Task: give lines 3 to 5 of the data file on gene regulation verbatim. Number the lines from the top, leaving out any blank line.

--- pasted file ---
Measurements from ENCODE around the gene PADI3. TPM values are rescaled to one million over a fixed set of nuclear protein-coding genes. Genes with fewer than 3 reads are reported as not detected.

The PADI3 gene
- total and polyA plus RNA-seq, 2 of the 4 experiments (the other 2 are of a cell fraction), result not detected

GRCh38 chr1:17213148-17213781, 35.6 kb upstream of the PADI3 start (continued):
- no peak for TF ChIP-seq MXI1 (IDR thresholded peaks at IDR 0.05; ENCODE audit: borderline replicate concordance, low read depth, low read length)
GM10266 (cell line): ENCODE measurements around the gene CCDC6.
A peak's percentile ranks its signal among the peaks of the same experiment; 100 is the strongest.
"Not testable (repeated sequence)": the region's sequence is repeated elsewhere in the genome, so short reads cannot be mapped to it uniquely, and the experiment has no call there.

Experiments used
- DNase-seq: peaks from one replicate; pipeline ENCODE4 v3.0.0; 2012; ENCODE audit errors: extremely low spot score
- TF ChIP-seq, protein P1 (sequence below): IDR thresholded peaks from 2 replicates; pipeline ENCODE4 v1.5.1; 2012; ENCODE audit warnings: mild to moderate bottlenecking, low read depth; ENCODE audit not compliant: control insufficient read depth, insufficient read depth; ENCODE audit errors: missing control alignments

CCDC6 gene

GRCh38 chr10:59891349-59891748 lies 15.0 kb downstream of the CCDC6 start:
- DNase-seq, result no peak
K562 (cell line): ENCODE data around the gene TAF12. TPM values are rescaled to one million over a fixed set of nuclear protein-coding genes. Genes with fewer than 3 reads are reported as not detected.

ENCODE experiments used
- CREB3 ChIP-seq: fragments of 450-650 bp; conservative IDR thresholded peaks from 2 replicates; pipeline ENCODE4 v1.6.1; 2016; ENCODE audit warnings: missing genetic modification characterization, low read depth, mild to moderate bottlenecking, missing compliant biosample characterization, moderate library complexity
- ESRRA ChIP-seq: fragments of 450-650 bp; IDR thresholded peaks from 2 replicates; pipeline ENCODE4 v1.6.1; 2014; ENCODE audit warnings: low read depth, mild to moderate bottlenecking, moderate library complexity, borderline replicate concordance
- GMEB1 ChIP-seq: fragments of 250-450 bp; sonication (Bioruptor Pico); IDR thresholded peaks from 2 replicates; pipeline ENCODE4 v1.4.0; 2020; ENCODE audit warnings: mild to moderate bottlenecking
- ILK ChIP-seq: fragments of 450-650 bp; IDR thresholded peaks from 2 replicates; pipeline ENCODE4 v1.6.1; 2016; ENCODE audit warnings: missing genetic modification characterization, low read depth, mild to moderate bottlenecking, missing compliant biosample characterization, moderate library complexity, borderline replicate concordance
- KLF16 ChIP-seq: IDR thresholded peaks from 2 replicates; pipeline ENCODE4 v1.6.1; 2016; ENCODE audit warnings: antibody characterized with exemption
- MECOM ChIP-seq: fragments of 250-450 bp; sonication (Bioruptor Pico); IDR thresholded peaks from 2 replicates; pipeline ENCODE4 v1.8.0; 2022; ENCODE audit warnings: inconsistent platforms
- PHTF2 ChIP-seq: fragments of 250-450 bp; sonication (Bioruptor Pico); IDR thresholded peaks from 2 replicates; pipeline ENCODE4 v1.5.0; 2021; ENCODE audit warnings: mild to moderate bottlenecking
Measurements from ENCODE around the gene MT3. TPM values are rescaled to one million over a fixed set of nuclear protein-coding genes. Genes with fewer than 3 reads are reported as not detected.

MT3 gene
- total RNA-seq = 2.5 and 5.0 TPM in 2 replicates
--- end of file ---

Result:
- total and polyA plus RNA-seq, 2 of the 4 experiments (the other 2 are of a cell fraction), result not detected

GRCh38 chr1:17213148-17213781, 35.6 kb upstream of the PADI3 start (continued):
- no peak for TF ChIP-seq MXI1 (IDR thresholded peaks at IDR 0.05; ENCODE audit: borderline replicate concordance, low read depth, low read length)